The black guitar Mikey’s holding on the previous page is another British-built guitar, a Manson MA1. ‘I really admire this brand because of the way they are building new guitars in this day and age – they look cool, and they sound awesome,’ Mikey says. ‘This one has a mirror scratchplate, a matt finish and no neck position markers, and this time the looks instantly make it feel like it’s my guitar and not someone else’s. It’s super, super cool… in fact, I’m still not sure if I’m cool enough to be playing it. With a P90 at the neck and a humbucker at the bridge, it covers just about every need. I won’t be leaving the Teles behind, but I’ll certainly be using Manson guitars live now.’
This is one man not averse to using another player’s signature model, if it feels right – and one that does is a single-pickup Ibanez ORM1WH. ‘This is so pretty,’ praises Mikey. ‘It’s the signature guitar for Omar Rodriguez-Lopez, the Mars Volta guitarist. It’s from the same stable as the Jet King, with a similar body shape, tailpiece and retro scratchplates.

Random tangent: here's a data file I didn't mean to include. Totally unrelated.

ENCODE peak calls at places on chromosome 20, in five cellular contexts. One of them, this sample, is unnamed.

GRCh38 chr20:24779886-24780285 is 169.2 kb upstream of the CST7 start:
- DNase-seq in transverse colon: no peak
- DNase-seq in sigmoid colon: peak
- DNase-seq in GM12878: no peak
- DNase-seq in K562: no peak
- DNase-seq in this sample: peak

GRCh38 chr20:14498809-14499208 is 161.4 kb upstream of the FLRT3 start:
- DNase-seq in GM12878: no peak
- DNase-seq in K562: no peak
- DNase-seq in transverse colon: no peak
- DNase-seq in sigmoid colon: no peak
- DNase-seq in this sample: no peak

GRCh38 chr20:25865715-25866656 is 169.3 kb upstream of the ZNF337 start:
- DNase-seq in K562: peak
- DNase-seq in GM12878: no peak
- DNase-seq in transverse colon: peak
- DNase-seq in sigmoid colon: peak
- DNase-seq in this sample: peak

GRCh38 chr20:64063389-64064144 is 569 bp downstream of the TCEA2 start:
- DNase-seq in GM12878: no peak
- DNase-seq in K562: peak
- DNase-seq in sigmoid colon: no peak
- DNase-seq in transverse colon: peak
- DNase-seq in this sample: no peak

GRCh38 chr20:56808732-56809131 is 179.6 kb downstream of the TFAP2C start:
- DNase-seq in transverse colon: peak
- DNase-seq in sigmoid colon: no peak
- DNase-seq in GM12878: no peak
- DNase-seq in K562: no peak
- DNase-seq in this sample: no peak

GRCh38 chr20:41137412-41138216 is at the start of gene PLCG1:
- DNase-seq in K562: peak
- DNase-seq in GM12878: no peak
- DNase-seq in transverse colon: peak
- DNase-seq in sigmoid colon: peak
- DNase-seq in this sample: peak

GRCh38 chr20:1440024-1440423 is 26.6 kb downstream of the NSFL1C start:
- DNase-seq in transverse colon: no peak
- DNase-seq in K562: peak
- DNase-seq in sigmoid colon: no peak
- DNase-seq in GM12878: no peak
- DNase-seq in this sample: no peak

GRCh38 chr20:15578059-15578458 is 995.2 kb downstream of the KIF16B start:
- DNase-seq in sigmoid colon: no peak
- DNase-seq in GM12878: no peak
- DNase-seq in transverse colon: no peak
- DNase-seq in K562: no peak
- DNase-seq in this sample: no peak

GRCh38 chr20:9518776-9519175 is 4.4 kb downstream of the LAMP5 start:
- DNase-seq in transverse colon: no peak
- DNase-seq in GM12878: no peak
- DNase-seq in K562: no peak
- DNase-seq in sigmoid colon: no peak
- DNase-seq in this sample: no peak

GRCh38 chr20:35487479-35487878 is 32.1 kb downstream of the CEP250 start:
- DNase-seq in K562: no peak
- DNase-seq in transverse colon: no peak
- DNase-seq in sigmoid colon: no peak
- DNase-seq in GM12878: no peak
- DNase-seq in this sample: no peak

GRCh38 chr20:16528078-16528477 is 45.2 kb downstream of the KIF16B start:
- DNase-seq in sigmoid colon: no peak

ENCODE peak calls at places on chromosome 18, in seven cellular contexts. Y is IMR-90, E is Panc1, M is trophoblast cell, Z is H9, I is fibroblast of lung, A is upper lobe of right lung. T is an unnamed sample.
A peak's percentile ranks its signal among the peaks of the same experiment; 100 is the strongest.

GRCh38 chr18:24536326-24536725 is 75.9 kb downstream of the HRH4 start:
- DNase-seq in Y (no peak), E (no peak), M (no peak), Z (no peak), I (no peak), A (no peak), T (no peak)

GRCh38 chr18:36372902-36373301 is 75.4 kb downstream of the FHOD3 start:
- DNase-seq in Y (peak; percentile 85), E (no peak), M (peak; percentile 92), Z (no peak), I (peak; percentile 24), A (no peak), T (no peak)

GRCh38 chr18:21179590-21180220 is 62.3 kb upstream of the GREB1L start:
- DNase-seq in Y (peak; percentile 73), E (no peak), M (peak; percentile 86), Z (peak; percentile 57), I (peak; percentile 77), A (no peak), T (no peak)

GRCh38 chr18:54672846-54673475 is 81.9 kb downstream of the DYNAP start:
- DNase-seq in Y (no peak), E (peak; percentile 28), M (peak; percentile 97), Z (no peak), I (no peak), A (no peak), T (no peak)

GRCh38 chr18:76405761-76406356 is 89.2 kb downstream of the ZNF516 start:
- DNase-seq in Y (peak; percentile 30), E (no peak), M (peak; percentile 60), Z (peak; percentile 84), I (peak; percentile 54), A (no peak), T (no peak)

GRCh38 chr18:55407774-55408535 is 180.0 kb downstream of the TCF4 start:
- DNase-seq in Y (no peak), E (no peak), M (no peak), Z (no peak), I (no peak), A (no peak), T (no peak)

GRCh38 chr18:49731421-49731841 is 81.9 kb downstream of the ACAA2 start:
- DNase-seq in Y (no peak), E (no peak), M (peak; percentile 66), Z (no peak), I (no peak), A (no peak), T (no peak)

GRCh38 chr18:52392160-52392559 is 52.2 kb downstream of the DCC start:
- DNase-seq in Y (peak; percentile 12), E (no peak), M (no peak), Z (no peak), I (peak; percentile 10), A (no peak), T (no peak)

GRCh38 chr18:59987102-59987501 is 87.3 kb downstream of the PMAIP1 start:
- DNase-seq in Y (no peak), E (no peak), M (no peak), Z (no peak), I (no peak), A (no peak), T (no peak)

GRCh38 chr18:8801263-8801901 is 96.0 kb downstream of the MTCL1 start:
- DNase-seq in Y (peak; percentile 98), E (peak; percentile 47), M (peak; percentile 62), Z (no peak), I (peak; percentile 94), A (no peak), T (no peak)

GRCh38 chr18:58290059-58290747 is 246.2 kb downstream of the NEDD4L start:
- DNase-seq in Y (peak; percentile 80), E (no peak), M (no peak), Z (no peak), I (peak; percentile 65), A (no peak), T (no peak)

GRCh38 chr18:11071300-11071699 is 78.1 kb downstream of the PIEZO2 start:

It’s got a really fast neck, and like the Gordon-Smith it couldn’t be any more basic when it comes to the electronics, with just a single volume control and a Seymour Duncan Hot Rail at the bridge. It’s wicked, really, and because it’s quite small I use it a lot as a travel guitar and for warming up on the tour bus. The only other Ibanez I have is an RG model. I was desperate to write and record some riffs with a Floyd Rose for Kill The Power. This one was set up perfectly for me before they sent it, and I just couldn’t put it down – I played it for days. There’s nothing subtle about this one, it’s just built to rock. A lot of Skindred riffs were born on this guitar.
‘I have a left-handed USA Fender Jazz Bass which is invaluable when it comes to finishing up putting a song together at home. I’ve sprayed the scratchplate black. I use it a lot but I find that after a few hours it feels like the tendons in my fingers are getting ripped out. I have a million percent extra kudos for Dan for the physical input he delivers as Skindred’s bassist.’